Josh McCown Is The Monstar of The Midway

That chill down Jay Cutler’s spine Tuesday morning isn’t a consequence of spending four hours on the sideline as the 13 degree wind chill factor froze his limbs. It was paralyzing anxiety from watching Josh McCown heave the football and toss the Cowboys defense off the primetime stage like Akon does to unruly fans.

Did you see Josh McCown's impossible completion to Alshon Jeffrey in the back of the end zone? If you didn't here you go. It's one part Godzilla in Tokyo with his long arms and delicate balance with his feet.

Quite a catch, Alshon.

It was reminiscent of another epic McCown throw. The only iconic play of his career.

McCown’s pro career has come full-circle in the decade since he reached the pinnacle of his career as a 24-year-old making his third start against the Minnesota Vikings. Ten years ago, the Bears quarterback rolled outside the pocket, waited, waited, waited, then drilled a tight pass into the hands of Nate Poole in the back of the end zone on the final play of a lost season that was salvaged by inflicting pain upon the Minnesota Vikings.

It was one of the most exciting plays I’d seen in my burgeoning football fandom. The catch also signified the final NFL touchdown Poole would catch, capped off the Vikings collapse from 6-0 Super Bowl contender to 9-7 playoff spectator, propelled Green Bay into the playoffs and more importantly, changed the arc of destiny for two franchises.

The butterfly effect from the Cardinals’ pyrrhic Week 17 victory included them dropping their first overall pick in the 2004 NFL Draft to the No. 4 pick that produced Eli Manning.

Two years later, Poole would play his final NFL game against the Chicago Bears, which brings us to Monday night.

Success was fleeting for McCown. For an entire decade, McCown faded into the ether, packing up his bags and hitchhiking as a nomadic quarterback gun-for-hire from town to town. He probably lived in hotels—no motels, including a few stops in Austin, Texas while living off the land and Ramen Noodles.

The hiring of noted quarterback shaman Marc Trestman’s as the Bears head coach last spring was intended to signal a seminal moment in Cutler’s development as a pro quarterback.

Cutler's pro career has been built on the back of one breakout season in Denver. In his last three seasons, Cutler’s thrown 45 touchdowns and 29 interceptions.

Monday night illuminated a shocking development: Trestman’s voodoo quarterback powers misfired and accidentally imbued McCown with preternatural quarterbacking skills that exceeded our previous expectations for his natural skill potential. The former pipsqueak backup quarterback has transformed into a giant in the pocket.

McCown seems to have stolen extra-strength doses of Rich Gannon's mystical career-reviving elixir. Since taking over the starting job in Chicago, McCown has been Chicago's Monstar of the Midway.

The only person sweating harder than Monte Kiffin this week is Cutler’s agent. A few months ago, Cutler had momentum towards gaining membership into the $100 million Tax Bracket QB Club with Trestman’s help. Instead, he has thrown 13 touchdowns to eight interceptions, held onto the ball far too long in the pocket, forced the ball into far into more dangerous crevices than Aron Ralston and been ravaged by lower body injuries.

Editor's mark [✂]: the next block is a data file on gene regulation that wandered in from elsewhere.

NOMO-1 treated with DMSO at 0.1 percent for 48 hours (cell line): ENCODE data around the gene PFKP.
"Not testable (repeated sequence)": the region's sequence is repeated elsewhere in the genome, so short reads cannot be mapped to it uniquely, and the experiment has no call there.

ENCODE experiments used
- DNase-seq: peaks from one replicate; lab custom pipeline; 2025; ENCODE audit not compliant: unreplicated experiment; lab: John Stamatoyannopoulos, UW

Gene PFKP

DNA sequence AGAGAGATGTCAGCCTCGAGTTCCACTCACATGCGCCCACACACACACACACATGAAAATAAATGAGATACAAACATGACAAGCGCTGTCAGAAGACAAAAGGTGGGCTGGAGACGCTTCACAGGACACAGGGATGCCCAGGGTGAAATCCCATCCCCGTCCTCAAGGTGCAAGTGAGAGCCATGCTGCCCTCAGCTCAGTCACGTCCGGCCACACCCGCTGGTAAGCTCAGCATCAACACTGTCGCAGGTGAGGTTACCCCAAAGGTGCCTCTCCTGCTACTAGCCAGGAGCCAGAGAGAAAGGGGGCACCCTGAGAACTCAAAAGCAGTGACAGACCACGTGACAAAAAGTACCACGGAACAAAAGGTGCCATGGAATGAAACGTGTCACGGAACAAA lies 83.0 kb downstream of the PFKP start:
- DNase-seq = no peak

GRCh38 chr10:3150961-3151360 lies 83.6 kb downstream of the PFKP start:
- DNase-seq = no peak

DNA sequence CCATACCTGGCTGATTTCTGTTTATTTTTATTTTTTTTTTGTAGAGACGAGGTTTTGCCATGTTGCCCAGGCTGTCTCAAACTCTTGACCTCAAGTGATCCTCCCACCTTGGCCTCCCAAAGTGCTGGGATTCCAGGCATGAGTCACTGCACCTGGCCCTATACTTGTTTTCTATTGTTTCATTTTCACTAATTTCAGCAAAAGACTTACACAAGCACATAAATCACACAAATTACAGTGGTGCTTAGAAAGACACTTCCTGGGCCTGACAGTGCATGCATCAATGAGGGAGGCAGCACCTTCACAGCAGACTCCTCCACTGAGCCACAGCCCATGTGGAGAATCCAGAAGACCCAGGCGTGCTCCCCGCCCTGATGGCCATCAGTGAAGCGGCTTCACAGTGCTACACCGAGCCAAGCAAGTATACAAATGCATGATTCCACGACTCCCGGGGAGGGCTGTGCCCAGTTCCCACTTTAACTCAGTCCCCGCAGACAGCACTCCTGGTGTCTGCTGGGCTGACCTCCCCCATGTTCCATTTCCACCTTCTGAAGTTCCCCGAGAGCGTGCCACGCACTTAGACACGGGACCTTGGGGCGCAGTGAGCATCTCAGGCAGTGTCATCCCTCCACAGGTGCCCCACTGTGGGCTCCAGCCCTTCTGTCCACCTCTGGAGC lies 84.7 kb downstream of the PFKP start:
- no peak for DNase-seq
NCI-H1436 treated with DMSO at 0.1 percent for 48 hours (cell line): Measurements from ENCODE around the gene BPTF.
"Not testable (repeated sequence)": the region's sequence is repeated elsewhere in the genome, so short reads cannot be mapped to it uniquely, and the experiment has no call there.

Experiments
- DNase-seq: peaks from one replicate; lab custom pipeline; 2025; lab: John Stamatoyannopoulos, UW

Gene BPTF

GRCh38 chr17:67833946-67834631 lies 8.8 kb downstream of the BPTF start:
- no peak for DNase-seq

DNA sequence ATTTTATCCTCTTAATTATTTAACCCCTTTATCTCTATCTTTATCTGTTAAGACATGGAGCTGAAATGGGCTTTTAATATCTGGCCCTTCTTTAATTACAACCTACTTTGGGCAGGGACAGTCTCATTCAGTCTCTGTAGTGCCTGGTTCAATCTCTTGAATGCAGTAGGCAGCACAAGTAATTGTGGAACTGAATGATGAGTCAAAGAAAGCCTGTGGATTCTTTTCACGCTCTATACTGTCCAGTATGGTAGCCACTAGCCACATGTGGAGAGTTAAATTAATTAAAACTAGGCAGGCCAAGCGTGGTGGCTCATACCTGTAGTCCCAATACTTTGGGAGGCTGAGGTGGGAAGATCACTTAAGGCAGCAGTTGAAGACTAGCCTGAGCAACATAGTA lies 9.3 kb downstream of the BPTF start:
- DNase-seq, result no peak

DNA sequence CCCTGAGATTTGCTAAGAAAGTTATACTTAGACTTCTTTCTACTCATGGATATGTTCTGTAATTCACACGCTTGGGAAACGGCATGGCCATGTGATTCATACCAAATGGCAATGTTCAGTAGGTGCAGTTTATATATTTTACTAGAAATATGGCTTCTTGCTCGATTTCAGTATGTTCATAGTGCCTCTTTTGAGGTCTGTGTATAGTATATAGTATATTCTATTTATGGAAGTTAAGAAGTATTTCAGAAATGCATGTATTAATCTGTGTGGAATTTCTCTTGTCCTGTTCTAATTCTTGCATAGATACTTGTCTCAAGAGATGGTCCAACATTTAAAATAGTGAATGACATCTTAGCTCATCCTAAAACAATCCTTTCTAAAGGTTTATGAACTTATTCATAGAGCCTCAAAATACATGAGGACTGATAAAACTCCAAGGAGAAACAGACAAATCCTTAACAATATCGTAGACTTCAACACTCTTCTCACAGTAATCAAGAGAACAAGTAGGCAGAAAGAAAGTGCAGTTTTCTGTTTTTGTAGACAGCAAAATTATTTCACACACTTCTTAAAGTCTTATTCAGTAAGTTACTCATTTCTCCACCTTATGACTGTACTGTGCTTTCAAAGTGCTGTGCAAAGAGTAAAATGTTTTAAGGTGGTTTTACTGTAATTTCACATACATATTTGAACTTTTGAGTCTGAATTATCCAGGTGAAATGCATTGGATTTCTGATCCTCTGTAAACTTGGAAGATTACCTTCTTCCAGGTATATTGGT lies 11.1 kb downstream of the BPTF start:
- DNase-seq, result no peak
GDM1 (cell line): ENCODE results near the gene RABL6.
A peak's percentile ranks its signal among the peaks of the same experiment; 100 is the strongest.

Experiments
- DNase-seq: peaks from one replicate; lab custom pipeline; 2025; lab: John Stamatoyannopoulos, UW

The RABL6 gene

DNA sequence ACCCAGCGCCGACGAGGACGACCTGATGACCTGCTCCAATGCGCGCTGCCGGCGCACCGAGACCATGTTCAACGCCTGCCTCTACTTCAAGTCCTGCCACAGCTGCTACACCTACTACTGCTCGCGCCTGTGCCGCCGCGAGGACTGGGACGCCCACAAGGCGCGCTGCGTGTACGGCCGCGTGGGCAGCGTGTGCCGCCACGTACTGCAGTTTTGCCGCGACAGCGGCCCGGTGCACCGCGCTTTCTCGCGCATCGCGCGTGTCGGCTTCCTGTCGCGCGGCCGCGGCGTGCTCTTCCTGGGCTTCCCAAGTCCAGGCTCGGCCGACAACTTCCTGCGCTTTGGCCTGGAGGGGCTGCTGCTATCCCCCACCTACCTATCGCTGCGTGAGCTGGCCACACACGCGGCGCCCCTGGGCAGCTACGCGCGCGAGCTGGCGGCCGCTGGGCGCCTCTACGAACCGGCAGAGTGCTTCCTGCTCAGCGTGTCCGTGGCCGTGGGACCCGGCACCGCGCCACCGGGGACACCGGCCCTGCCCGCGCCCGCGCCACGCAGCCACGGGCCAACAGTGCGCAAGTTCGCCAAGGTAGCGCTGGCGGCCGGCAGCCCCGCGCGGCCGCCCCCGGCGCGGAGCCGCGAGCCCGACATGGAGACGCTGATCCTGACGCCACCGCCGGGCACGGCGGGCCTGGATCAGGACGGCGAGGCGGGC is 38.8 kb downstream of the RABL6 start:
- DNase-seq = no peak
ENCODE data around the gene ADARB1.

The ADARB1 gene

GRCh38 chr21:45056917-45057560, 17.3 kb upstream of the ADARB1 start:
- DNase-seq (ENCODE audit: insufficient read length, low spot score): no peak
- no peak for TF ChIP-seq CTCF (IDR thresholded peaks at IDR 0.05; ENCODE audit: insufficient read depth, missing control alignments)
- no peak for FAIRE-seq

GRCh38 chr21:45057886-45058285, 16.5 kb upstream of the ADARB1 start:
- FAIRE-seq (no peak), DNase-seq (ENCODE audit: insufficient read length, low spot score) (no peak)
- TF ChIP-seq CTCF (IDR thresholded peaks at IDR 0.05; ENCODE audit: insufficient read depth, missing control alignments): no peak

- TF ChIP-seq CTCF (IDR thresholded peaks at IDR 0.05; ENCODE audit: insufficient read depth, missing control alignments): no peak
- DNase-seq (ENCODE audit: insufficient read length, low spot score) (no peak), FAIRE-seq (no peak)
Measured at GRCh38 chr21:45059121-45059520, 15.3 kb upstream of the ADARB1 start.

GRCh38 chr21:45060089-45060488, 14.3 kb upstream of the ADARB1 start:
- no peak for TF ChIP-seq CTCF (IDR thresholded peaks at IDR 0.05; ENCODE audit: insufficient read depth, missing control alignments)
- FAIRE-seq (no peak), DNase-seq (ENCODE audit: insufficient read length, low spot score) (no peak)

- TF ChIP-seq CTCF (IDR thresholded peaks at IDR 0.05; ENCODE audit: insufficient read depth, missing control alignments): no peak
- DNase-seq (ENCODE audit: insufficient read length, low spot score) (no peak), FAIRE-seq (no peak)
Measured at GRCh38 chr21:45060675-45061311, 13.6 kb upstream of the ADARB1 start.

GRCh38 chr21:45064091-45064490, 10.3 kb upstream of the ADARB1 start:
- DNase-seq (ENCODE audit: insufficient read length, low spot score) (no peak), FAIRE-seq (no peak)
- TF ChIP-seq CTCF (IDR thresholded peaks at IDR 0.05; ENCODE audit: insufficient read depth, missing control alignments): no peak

McCown is making $865,000 to throw 13 touchdowns and one interception. This is not Kyle Orton going 10-5 as Rex Grossman’s replacement in 2005 or Colin Kaepernick deposing Alex Smith.

McCown’s been around the block, but on this leg of his journey his arm and decision making look vastly improved.

This week, Trestman is lodged between a rock and a hard place. In year’s past, the offensive line made for an appropriate scapegoat to explain Cutler’s deficiencies. Other backups have struggled in the pocket for Chicago, but McCown’s success has been a combination of the right time and right coach.

For one season in Arizona, McCown had Anquan Boldin and rookie Larry Fitzgerald split out wide in the Cardinals offense. This season, he’s got Jeffrey and Brandon Marshall going sky high for his throws. The irony of Jeffrey's emergence in Chicago opposite Marshall is that he was acquired with a pick Dallas originally traded to St. Louis so they could move up for cornerback Morris Claiborne. Claiborne was out on Monday night nursing a hamsting injury.

On the flipside, the Cowboys defense has been a bigger joke than Tune Land. One night after Rob Ryan’s A-Team put the Carolina Panthers in a musty headlock, the NFL’s 28th ranked pass defense and 32nd ranked pass defense got exposed like Anthony Weiner. It's not all on Jason Garrett though. Garrett had no say in the hiring of Monte Kiffin and defensive line coach Rod Marinelli. That was Jerry Jones' master plan.

Here’s the abridged version.

Cutler is prepping to make his return this season and Trestman has adamantly denied that he's has been displaced as the starter. Eventually McCown may come back to Earth, but he's reached a higher altitude than Cutler ever climbed to. If Cutler is still set on taking up so much of their salary cap next season, Chicago may want to consider riding the McCown wave until the magic runs out.